Proposed 2024 City of Toronto Budget protects core services and invests in transit, shelters and community safety

Toronto City Hall

Today, the City of Toronto launched the 2024 Budget process with a staff prepared budget that protects core services and makes investments in transit, shelters and community safety. The budget aims to set the City up to achieve financial stability and sustainability through a new multi-year approach.

The Budget Committee was presented with the staff prepared rate and tax-supported operating budget of $17 billion and the 2024-2033 capital budget and plan of $49.8 billion for consideration, review and recommendation.

The 2024 staff prepared budget reflects feedback from the November 2023 Budget Consultations and furthers the actions of the City’s Long Term Financial Plan (LTFP) ( and the Ontario-Toronto New Deal Agreement. (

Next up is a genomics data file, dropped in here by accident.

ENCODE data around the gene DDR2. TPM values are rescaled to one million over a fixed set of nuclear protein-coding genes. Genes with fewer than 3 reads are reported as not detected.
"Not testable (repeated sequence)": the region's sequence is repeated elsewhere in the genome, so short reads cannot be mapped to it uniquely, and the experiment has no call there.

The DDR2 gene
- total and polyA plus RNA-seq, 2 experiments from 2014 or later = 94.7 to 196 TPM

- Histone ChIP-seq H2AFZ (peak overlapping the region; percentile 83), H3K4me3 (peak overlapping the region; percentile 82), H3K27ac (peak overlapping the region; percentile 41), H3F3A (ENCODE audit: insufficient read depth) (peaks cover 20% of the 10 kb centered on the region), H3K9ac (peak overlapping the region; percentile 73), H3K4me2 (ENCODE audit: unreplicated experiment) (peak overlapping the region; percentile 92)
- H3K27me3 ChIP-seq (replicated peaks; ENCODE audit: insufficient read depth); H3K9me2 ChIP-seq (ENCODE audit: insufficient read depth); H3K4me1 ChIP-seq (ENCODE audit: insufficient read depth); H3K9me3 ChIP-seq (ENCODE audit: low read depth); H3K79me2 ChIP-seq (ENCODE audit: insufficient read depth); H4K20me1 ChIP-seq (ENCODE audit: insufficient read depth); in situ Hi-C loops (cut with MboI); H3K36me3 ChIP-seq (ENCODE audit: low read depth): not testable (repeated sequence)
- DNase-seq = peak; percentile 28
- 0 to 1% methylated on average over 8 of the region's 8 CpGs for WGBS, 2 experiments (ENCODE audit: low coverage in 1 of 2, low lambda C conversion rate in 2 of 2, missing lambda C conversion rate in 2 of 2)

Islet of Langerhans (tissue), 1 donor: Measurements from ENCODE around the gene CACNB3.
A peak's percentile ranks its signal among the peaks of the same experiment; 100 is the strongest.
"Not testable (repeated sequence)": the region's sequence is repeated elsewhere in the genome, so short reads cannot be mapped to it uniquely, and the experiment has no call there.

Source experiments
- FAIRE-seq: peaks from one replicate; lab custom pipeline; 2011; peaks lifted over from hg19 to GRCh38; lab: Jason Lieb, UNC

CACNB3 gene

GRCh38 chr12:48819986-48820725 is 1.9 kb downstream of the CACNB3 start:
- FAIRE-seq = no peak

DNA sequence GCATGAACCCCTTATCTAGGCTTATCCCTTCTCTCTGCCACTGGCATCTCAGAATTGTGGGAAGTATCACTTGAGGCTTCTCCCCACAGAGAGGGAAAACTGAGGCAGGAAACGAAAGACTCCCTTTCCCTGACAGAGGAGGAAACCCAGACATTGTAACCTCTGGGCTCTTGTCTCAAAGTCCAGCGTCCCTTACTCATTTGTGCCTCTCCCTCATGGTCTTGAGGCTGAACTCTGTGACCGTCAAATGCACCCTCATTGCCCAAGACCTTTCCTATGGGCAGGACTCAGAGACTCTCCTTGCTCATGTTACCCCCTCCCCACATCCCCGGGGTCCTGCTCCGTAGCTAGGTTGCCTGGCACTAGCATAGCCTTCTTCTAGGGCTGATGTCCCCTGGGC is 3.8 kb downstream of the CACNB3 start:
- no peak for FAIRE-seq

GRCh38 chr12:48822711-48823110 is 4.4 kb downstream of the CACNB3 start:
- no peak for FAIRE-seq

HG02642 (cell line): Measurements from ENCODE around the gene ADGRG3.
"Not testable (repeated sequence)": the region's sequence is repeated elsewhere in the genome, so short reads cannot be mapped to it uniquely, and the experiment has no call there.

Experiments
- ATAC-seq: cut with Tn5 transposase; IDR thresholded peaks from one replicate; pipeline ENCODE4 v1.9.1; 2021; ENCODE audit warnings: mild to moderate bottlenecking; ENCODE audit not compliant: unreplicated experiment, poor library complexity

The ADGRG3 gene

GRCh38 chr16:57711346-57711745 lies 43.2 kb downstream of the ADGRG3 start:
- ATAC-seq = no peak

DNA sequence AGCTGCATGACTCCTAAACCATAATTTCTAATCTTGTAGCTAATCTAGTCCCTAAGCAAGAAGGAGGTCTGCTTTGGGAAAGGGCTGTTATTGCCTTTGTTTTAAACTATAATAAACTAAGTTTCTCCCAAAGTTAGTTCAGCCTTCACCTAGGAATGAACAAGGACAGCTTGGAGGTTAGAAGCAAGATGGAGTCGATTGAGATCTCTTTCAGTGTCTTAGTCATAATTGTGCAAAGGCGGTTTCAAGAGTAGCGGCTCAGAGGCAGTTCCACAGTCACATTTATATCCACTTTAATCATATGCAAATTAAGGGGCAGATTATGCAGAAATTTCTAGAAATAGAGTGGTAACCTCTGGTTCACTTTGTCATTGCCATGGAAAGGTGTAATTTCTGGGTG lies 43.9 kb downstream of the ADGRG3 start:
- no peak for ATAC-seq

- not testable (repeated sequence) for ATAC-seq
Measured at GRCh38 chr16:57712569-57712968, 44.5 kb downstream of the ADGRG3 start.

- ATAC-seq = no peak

Toronto residents and businesses are encouraged to continue to be a part of the 2024 Budget process. Feedback can be provided to the Budget Committee in person, online or in writing, and to Members of Council in writing. Details are available below and on the City’s 2024 Budget webpage:

In November 2023, Toronto residents shared their ideas about the City’s 2024 Budget and Toronto’s future. Sixteen sessions – 10 in person and six virtual – were held across Toronto with a total of 661 participants, in addition to an online survey that received 10,802 responses with 11,600 ideas submitted in 28 languages. An additional 314 participants attended 17 local discussions led by Indigenous, Black and equity-deserving community organizations.

At these consultations, the City heard support for:
•       Affordable housing and shelter services
•       Transit services
•       Making Toronto safer
•       Overwhelming agreement that the Province of Ontario and the Government of Canada should pay their fair share of funding for intergovernmental responsibilities (85 per cent and 88 per cent of respondents, respectively).

Despite ongoing financial challenges, the staff prepared operating budget responds to these priorities with additional spending of $152 million in new and enhanced initiatives based on current and estimated needs in the following key areas: